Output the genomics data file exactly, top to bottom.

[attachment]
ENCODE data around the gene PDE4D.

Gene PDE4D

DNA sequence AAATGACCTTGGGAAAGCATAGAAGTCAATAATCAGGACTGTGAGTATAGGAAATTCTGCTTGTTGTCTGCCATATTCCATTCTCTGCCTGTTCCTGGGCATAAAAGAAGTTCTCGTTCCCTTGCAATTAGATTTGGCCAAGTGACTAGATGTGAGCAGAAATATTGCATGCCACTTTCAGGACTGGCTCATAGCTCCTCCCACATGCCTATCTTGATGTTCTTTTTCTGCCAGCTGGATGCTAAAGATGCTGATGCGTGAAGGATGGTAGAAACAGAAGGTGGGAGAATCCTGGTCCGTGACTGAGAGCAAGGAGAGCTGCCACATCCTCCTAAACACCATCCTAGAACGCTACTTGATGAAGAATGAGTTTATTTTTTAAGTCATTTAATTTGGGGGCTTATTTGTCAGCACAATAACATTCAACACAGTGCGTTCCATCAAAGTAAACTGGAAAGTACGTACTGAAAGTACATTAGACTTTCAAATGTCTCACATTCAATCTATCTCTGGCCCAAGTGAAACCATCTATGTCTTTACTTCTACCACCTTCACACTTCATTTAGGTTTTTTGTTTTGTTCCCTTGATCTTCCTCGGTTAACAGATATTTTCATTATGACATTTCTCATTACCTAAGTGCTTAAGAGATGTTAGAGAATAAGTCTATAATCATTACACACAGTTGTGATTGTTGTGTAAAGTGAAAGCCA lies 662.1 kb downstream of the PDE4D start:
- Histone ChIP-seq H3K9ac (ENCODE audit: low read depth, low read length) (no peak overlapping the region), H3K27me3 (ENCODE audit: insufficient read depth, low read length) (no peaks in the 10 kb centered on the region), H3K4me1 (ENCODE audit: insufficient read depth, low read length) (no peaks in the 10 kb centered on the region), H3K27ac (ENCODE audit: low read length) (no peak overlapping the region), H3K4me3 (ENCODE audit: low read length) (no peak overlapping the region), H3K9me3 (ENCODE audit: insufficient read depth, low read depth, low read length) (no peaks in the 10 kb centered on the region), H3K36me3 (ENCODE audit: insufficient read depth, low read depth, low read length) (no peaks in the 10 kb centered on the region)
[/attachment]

ENCODE data around the gene PDE4D.

Gene PDE4D

DNA sequence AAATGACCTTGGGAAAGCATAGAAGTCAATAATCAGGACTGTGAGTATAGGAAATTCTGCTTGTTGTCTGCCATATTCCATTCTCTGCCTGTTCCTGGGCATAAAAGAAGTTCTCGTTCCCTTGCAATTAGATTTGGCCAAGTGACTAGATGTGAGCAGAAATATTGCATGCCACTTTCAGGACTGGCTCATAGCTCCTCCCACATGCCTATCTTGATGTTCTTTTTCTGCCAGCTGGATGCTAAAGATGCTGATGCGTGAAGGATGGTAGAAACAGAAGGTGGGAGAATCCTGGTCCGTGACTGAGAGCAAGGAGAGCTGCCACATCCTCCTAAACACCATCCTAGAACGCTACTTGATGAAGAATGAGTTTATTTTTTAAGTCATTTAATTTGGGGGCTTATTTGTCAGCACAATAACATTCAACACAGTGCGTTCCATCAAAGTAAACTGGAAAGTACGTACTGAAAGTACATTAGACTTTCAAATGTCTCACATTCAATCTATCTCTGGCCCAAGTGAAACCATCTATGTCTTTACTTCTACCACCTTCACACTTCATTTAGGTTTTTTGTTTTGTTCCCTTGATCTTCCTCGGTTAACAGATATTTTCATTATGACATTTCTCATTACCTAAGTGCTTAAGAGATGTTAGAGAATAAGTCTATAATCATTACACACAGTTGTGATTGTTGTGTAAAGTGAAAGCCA lies 662.1 kb downstream of the PDE4D start:
- Histone ChIP-seq H3K9ac (ENCODE audit: low read depth, low read length) (no peak overlapping the region), H3K27me3 (ENCODE audit: insufficient read depth, low read length) (no peaks in the 10 kb centered on the region), H3K4me1 (ENCODE audit: insufficient read depth, low read length) (no peaks in the 10 kb centered on the region), H3K27ac (ENCODE audit: low read length) (no peak overlapping the region), H3K4me3 (ENCODE audit: low read length) (no peak overlapping the region), H3K9me3 (ENCODE audit: insufficient read depth, low read depth, low read length) (no peaks in the 10 kb centered on the region), H3K36me3 (ENCODE audit: insufficient read depth, low read depth, low read length) (no peaks in the 10 kb centered on the region)